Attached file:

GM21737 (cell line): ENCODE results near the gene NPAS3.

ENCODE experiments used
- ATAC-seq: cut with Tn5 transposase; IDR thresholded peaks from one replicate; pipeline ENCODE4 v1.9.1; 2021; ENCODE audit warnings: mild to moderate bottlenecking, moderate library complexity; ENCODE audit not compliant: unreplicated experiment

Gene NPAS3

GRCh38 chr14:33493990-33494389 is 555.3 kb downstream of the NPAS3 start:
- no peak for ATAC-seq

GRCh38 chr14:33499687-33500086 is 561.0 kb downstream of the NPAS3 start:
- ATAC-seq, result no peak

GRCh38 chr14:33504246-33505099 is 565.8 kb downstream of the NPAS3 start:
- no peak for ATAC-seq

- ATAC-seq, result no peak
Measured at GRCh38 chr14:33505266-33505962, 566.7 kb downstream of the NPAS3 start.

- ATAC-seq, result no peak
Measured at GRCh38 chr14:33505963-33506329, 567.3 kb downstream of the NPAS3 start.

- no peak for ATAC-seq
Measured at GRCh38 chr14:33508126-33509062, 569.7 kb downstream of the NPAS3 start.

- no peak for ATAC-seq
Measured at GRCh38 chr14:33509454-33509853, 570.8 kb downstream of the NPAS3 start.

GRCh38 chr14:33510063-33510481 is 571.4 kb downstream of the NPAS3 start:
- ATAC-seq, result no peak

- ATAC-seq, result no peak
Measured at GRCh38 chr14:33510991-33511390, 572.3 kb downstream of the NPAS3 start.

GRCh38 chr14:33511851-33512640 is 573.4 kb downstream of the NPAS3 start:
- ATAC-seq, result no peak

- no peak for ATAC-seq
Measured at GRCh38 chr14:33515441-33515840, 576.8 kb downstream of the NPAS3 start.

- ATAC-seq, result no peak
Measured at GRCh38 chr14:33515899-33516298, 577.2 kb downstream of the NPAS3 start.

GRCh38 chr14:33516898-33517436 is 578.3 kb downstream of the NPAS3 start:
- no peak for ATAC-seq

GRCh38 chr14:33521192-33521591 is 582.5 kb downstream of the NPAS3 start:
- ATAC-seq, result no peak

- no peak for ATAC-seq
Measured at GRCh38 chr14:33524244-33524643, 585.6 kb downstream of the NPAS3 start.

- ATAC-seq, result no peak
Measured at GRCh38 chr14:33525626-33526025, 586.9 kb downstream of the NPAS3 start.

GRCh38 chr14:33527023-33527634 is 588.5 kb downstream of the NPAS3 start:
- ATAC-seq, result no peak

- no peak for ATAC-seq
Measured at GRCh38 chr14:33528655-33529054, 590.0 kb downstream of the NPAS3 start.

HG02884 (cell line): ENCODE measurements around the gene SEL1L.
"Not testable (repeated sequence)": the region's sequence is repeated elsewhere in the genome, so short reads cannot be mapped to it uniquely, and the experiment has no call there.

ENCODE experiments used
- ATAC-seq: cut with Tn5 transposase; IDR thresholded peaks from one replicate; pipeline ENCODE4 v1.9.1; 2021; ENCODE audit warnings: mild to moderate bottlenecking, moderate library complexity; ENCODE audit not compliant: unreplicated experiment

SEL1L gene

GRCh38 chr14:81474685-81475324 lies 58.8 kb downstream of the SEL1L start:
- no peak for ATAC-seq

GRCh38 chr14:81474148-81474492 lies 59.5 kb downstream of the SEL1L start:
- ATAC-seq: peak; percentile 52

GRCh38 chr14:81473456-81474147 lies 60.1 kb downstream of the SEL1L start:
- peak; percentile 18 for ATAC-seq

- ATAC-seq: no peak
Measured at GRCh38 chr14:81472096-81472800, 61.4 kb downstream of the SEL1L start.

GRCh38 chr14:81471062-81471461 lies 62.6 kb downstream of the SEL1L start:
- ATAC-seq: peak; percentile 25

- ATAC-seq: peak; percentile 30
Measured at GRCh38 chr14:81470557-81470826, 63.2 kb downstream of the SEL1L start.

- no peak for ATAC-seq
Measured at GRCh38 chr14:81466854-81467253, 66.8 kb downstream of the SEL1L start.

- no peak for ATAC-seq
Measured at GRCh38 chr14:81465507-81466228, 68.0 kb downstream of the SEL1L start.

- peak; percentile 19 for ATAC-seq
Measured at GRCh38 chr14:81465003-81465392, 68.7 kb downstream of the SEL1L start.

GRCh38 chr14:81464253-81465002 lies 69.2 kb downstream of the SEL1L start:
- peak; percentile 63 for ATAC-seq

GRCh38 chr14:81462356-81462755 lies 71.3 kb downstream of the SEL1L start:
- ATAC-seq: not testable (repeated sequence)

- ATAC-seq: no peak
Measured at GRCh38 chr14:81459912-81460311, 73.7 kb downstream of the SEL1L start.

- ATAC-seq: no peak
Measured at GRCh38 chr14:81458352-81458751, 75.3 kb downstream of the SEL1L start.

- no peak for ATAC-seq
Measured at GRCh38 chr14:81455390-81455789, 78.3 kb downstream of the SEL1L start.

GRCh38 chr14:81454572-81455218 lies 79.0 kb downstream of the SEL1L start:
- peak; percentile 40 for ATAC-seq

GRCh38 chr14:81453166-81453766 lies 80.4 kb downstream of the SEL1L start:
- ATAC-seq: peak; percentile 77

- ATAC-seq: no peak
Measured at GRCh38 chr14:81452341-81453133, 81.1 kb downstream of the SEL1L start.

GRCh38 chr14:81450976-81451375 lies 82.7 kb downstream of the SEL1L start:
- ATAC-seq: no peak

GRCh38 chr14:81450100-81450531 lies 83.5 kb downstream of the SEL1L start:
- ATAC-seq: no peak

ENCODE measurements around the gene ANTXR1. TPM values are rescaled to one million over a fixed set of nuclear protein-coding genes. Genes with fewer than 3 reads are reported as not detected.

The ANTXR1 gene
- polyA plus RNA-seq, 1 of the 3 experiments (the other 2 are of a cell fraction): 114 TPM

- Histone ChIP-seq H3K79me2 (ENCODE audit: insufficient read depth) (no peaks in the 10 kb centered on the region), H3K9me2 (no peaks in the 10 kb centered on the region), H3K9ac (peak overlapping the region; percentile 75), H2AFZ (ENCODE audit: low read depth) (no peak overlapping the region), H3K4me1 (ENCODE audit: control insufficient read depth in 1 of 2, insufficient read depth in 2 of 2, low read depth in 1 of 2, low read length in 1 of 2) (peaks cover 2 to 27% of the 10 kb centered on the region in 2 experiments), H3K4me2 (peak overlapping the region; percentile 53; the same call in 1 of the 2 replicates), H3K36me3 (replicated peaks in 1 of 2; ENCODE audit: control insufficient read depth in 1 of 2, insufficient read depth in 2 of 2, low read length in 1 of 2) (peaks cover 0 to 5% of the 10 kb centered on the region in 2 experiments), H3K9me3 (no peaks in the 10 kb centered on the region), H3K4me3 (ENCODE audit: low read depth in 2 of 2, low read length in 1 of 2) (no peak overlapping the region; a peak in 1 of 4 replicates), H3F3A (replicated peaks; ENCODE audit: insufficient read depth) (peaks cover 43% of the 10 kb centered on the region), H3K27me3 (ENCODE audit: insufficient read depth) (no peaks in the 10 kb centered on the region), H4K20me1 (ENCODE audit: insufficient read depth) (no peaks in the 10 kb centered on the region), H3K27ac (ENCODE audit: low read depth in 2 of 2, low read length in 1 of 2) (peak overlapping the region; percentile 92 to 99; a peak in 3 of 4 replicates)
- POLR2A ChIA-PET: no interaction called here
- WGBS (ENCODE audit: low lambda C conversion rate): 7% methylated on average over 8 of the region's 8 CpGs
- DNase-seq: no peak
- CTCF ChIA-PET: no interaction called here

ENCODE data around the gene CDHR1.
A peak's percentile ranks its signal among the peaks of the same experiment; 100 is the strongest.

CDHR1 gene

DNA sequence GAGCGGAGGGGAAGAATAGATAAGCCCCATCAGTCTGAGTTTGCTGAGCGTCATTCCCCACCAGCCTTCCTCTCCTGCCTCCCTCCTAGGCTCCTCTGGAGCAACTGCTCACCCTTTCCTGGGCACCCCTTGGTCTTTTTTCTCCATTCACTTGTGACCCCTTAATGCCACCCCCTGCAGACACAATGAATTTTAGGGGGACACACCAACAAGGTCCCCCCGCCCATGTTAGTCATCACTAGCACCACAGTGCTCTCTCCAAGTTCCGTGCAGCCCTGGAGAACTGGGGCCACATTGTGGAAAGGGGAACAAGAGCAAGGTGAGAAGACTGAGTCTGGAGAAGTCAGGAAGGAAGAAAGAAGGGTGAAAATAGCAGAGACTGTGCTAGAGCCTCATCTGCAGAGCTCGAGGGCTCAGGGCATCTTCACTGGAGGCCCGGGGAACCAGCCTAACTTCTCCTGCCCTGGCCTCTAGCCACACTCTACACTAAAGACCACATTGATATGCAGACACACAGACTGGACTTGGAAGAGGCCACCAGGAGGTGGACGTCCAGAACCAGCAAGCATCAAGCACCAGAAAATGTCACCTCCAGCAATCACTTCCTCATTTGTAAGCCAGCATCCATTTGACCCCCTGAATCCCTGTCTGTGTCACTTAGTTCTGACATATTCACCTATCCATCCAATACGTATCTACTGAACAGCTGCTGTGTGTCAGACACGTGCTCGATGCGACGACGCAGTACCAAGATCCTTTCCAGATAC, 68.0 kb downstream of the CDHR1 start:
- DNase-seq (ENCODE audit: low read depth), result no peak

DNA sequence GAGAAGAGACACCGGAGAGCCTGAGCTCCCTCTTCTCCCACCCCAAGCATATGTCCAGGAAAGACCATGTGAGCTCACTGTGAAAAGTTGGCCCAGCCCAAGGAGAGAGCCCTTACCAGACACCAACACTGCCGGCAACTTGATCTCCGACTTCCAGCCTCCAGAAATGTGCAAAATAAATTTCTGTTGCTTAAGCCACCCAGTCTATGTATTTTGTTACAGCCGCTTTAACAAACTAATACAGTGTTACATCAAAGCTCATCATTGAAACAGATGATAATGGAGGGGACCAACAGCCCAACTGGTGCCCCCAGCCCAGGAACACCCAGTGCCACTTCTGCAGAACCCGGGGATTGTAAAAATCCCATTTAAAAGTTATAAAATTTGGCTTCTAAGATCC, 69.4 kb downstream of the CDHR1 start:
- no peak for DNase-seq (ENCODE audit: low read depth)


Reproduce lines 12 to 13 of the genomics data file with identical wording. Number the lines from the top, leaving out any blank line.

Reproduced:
Measured at GRCh38 chr14:33505266-33505962, 566.7 kb downstream of the NPAS3 start.

- ATAC-seq, result no peak